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* = Presenting author

P174 Diagnostic value of a novel combination score of disease activity in a real-life IBD cohort.

A. Bodelier*1, 2, D. Jonkers2, T. Van den Heuvel2, E. de Boer2, W. Hameeteman2, A. Masclee2, M. Pierik2

1Amphia Ziekenhuis, Internal Medicine & Gastroenterology, Breda, Netherlands, 2Maastricht University Medical Center+, Internal Medicine - Division Gastroenterology-Hepatology, Maastricht, Netherlands


Monitoring of mucosal inflammation in inflammatory bowel disease (IBD) is of major importance to improve the long term outcome. Clinical activity indices however have shown insufficient correlation with endoscopic disease activity in Crohn's disease (CD). Fecal calprotectin (FC) is a better predictor of endoscopic activity but values between 100-250 µg/g are difficult to interpret. Therefore, the aim of our present study was to evaluate the role of FC and the additional value of a combination of non-invasive markers, especially in patients with indefinite FC values, for assessment of disease activity in a real-life IBD cohort.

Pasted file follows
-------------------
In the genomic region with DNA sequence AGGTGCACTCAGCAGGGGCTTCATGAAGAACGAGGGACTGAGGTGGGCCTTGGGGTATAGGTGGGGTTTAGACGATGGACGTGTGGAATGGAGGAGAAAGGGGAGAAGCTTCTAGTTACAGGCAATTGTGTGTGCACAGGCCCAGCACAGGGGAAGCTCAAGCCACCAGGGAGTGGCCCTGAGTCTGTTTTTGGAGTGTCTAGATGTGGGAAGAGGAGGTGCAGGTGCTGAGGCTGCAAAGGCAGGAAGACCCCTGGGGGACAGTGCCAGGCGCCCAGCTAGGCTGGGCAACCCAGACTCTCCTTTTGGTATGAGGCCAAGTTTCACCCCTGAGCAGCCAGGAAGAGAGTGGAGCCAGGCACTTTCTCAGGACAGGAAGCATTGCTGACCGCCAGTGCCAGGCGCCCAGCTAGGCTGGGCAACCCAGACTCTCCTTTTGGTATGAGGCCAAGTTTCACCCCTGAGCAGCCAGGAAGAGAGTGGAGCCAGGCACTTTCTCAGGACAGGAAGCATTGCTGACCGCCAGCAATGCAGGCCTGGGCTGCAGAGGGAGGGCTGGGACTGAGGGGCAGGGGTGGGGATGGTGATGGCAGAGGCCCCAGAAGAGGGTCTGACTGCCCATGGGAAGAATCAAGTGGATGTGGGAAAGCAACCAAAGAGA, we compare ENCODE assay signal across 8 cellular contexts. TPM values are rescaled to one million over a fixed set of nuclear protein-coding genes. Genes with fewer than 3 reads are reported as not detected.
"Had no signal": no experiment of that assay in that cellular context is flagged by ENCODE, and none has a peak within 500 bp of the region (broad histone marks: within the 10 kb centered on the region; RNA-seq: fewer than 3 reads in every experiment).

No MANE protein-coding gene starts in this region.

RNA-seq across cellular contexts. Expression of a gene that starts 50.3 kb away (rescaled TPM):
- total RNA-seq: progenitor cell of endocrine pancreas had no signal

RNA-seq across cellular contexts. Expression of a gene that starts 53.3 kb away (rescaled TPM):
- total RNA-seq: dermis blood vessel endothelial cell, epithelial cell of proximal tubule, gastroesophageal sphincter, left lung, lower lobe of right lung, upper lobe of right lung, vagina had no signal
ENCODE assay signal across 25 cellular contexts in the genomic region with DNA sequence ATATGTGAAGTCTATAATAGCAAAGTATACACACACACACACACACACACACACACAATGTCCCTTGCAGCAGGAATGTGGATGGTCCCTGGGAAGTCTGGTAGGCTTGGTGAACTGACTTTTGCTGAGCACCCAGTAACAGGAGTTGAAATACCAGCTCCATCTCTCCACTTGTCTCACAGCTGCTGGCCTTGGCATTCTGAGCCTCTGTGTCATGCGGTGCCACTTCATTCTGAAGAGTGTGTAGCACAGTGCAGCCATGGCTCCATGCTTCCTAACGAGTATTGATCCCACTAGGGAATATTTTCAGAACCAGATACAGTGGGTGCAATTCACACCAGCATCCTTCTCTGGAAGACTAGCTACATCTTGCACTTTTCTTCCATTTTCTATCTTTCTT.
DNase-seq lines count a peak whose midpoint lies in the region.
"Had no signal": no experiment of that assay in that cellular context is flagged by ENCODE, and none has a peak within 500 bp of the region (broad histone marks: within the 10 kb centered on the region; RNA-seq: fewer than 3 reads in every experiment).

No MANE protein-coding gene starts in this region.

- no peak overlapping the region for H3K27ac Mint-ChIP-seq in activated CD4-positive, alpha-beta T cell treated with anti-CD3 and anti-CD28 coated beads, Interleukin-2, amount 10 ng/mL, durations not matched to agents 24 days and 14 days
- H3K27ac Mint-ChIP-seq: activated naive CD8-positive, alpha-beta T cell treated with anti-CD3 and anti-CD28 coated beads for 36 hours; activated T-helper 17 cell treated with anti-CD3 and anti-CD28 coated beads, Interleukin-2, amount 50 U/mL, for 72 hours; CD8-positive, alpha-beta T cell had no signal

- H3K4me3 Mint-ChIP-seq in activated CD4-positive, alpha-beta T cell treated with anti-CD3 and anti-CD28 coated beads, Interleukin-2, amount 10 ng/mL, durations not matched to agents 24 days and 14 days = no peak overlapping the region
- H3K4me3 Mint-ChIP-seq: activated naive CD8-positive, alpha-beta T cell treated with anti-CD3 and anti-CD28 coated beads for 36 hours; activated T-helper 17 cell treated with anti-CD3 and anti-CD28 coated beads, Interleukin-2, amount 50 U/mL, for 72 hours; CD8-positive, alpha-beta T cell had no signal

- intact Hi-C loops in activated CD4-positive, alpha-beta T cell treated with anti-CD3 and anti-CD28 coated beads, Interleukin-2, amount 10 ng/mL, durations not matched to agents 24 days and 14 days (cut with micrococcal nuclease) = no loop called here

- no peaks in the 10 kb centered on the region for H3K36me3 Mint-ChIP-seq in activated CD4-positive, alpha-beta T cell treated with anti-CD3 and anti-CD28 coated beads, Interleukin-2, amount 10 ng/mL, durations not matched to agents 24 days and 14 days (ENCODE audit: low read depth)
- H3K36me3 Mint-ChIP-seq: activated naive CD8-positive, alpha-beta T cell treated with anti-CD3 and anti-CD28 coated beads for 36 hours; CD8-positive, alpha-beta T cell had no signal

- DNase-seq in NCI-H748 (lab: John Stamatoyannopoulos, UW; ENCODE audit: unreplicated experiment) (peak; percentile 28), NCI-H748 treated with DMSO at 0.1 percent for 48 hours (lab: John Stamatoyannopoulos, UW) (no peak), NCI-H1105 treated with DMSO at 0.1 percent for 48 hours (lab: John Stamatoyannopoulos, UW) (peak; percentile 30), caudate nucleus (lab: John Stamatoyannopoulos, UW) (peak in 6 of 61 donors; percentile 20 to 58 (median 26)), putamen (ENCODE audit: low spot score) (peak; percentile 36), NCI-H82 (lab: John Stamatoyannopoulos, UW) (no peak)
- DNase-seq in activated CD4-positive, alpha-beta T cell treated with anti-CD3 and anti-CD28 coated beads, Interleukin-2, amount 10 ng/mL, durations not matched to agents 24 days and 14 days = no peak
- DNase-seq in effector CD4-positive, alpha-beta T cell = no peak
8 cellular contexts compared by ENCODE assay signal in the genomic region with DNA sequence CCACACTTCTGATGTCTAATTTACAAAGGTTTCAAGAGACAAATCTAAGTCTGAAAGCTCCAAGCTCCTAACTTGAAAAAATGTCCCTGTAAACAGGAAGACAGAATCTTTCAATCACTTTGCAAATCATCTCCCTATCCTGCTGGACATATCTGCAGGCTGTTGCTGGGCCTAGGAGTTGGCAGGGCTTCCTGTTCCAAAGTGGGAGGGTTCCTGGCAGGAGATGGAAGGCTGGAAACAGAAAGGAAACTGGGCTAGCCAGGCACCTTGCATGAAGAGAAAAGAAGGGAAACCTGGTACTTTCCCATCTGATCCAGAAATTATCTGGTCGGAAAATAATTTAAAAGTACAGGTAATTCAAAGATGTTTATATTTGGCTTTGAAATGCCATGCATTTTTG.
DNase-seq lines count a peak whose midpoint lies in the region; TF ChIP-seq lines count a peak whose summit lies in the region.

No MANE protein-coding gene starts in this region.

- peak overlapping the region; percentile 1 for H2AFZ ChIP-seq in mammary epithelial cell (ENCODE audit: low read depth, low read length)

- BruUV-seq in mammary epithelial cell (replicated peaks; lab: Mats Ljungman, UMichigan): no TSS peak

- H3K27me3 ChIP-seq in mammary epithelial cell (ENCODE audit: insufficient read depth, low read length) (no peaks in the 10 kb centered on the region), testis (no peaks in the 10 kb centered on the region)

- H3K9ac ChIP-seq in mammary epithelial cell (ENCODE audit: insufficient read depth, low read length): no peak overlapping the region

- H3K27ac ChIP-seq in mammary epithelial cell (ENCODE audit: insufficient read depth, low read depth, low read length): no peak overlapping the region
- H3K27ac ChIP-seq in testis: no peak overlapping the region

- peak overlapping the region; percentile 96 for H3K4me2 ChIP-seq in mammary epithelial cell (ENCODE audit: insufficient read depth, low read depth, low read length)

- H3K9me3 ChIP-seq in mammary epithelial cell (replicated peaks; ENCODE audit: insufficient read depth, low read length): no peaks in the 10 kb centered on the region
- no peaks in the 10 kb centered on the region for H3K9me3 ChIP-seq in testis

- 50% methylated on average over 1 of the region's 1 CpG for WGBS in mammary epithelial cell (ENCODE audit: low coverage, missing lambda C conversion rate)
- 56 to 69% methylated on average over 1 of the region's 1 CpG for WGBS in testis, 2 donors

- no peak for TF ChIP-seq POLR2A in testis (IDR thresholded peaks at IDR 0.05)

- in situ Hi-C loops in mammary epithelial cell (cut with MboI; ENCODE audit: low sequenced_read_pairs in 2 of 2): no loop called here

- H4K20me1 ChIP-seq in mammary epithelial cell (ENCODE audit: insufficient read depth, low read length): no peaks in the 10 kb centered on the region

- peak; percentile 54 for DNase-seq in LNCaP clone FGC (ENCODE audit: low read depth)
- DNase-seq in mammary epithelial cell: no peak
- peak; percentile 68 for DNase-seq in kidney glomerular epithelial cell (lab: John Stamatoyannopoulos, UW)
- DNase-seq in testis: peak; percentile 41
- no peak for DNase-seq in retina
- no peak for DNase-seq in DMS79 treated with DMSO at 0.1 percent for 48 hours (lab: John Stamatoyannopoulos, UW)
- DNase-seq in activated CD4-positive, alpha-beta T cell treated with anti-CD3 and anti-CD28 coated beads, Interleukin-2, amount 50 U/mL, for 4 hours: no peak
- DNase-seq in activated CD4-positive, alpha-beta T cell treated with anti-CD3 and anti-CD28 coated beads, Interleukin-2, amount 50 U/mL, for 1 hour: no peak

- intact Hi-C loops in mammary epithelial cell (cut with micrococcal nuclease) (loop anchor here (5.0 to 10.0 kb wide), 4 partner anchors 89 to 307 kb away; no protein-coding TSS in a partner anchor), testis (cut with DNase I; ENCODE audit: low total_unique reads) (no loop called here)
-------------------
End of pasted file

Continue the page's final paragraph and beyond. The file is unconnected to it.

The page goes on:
Three hundred and three consecutive IBD patients were enrolled and participated in a 1 year prospective follow-up study. Patients were assessed during routine outpatient clinic visits or when a flare occurred. Clinical disease activity was scored by Harvey Bradshaw index or Simple Clinical Colitis Activity Index, also C-reactive protein (CRP) and FC were determined. We defined FC levels between 100-250 µg/g as inconclusive. Endoscopic evaluation was performed when indicated. Endoscopic disease activity was determined by the Simple Endoscopic Score-CD and Mayo endoscopic subscore in ulcerative colitis (UC). Clinical activity index, CRP and FC were combined into a new combination score and evaluated in the cohort of patients who underwent an endoscopy. Patients with inconclusive FC values were re-classified with the combination score.


Inconclusive FC values were present in 24% (CD) and 15% (UC) of the patients. In both CD and UC more patients had active disease according to the combination score (47% and 39%) than with assessment of FC alone (26% and 32%). In CD, the combination score could predict endoscopic disease activity with sensitivity of 79%, specificity of 58% (positive predictive value (PPV) 54%, negative predictive value (NPV) 82%). In UC this was 85% and 57% (PPV 88%, NPV 50%). All patients with inconclusive FC values could be classified with the new combination score.


In our real-life cohort of IBD patients, a substantial part of patients has inconclusive FC values. The combination of FC with clinical activity indices or CRP helped to classify disease activity in these patients. We think that the concept of combining non-invasive markers is an interesting new tool in the search for reliable and easy to use surrogate markers for endoscopy in daily clinical practice.